I feel for your situation right now. It must be hard to not only work through the details and dynamics of a divorce but to do so under the scrutiny of the public eye. I’m sure the fact that you and your ex-wife-to-be have kids won’t make it any easier on you.
The pressure on you to step up to the plate this past playoff season with Miggy on the limp and hobble had to be an enormous weight on your shoulders. Coupled with the personal drama between you and your wife, I can’t imagine how you stepped up to the plate: pitch after pitch, inning after inning, day after day.
I always liked that about you (the Cal Ripken Jr. in you, the Lou Gehrig in you). Who needs a day off, who needs rest, when you’re doing what you love?
It’s no secret that there are a lot of pissed off fans in Detroit right now. We’re pissed off because, in a blue-collar town like ours, when we don’t show up for our jobs we often don’t have a job to show up to. I know you don’t have to worry about that.
It was hard to see you battle, hard to watch you swing, hips hitchy and off-balance at pitches armpit-high and a foot off the outside of the plate. I was pulling for you, Prince. I kept on saying that “Today is the day that Prince breaks out and has himself a game.” It never happened. The shower (sans champagne) came eleven days early.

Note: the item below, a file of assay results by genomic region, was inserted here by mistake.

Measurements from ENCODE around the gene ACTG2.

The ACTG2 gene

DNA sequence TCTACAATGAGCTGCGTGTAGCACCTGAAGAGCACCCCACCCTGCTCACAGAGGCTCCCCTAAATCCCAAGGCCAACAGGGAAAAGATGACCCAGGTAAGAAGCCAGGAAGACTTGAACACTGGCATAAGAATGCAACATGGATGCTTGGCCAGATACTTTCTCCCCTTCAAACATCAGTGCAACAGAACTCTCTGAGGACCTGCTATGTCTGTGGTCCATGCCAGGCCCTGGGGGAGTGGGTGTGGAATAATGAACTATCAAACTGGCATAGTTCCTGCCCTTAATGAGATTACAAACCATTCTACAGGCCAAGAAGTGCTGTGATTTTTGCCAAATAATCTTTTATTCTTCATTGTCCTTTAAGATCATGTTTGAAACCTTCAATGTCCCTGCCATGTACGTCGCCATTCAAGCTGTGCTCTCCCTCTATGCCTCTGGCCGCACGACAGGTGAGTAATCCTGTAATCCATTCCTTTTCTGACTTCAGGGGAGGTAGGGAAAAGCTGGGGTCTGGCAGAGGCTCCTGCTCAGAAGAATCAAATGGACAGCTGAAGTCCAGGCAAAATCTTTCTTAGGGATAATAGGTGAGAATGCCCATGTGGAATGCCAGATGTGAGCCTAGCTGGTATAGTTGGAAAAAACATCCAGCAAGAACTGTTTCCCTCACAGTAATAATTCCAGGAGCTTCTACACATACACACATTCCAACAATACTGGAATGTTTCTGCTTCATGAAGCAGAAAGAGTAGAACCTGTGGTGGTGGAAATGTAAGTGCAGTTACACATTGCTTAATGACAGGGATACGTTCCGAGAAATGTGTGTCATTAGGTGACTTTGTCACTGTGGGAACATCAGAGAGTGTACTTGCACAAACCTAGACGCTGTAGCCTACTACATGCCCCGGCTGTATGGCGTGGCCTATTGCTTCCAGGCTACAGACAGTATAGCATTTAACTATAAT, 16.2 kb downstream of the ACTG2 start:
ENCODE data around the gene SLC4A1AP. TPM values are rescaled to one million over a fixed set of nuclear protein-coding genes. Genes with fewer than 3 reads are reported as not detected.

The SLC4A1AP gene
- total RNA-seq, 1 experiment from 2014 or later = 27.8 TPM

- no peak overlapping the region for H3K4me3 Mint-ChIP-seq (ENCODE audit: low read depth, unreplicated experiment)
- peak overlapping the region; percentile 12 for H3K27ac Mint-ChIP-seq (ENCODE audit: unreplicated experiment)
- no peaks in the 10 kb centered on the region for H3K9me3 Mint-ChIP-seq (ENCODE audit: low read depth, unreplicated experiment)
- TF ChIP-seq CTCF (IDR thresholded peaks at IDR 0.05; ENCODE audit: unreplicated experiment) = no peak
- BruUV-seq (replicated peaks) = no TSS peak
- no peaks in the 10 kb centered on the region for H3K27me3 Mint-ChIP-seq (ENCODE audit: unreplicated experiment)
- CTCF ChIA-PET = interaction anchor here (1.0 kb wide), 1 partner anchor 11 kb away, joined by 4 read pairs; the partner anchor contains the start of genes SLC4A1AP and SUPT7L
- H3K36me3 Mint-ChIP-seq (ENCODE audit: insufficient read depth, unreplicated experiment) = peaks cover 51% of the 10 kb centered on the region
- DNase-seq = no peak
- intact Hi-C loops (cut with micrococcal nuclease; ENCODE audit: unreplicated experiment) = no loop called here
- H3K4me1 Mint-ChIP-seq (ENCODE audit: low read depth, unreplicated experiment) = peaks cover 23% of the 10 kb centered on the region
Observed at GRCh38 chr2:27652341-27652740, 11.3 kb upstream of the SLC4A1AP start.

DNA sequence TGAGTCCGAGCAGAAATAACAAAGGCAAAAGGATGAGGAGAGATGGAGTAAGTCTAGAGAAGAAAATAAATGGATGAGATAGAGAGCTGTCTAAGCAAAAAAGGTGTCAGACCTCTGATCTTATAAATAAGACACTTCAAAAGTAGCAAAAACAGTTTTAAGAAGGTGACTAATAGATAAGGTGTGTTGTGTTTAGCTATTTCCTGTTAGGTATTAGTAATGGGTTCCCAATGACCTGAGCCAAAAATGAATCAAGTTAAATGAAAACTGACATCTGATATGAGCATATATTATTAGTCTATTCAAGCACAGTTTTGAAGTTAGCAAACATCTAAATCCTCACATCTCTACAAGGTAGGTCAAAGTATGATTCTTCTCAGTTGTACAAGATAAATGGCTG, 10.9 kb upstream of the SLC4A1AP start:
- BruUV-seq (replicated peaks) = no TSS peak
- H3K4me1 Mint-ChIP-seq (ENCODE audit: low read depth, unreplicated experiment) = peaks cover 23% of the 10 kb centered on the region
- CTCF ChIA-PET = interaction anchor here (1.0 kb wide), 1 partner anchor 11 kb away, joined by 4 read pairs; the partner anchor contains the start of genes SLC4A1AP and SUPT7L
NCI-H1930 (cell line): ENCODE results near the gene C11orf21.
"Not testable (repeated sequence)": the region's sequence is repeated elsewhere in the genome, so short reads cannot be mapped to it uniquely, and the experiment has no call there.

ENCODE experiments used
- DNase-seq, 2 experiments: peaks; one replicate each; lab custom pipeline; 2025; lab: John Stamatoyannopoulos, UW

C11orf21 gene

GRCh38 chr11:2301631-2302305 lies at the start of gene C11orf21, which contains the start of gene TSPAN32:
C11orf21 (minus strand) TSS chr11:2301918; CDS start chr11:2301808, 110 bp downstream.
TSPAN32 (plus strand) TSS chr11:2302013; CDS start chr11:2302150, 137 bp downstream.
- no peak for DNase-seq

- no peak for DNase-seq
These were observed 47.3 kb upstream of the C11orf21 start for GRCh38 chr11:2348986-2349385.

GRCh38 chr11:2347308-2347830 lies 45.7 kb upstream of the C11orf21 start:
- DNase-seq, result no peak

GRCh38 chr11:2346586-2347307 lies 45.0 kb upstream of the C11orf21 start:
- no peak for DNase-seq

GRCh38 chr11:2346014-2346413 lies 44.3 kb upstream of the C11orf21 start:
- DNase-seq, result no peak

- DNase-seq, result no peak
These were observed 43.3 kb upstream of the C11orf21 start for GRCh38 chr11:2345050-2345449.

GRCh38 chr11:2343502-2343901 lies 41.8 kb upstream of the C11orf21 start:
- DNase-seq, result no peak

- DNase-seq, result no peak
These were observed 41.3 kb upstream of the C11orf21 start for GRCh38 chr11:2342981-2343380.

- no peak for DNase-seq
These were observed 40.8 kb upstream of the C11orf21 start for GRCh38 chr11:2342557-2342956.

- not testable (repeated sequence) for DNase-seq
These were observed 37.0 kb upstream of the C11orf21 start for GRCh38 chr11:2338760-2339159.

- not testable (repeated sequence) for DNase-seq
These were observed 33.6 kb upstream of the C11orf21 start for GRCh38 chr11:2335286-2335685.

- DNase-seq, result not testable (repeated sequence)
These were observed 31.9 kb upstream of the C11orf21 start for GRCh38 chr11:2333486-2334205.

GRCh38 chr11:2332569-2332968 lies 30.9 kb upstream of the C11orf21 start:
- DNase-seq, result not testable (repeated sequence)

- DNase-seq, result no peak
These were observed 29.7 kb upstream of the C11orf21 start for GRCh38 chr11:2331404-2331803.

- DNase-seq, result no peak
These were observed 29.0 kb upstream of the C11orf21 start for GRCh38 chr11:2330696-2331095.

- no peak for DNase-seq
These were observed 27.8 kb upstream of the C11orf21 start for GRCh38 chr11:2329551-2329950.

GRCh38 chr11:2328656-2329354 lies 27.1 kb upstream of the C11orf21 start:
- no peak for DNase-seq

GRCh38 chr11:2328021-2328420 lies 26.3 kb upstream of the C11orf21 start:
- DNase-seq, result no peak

I only wished you hadn’t said some of the things that you said. Most of us have got kids. I’ve got kids. I know what that’s like. There’s a lot of pressure to be a good dad. I’m sure you’re a good dad, a good provider, a man who wants to be a good example. But the fact is, Prince, you didn’t get the job done. Period. All you had to say, after the fact, was that you didn’t get the job done, that there’s no one in the world more disappointed than you.
But instead you threw the fans, some of who booed (I’m sorry if your feelings were hurt by such sounds), under the bus when you said, “If they could do It, they would play.“
That’s all very true, Prince. There’s a shit-load of factory workers in this city, hundreds of whom are laid off, others who are stuck in the middle of a 30-year sentence working the line, who’d love to stay a child and play baseball for a living. For work. That’s right: work. It’s what we do in this city. Or as the poem goes, “If you’re old enough to read this, you know what work is.”
Here’s what I tell my own two kids. When you miss, when you fall down, you dust yourself off, get back up, dig in for whatever is about to come next.
Just remember: in this city we show up for work. We punch clocks. Some of us raise back hammers. A lucky few—one in a million—get to swing bats at balls.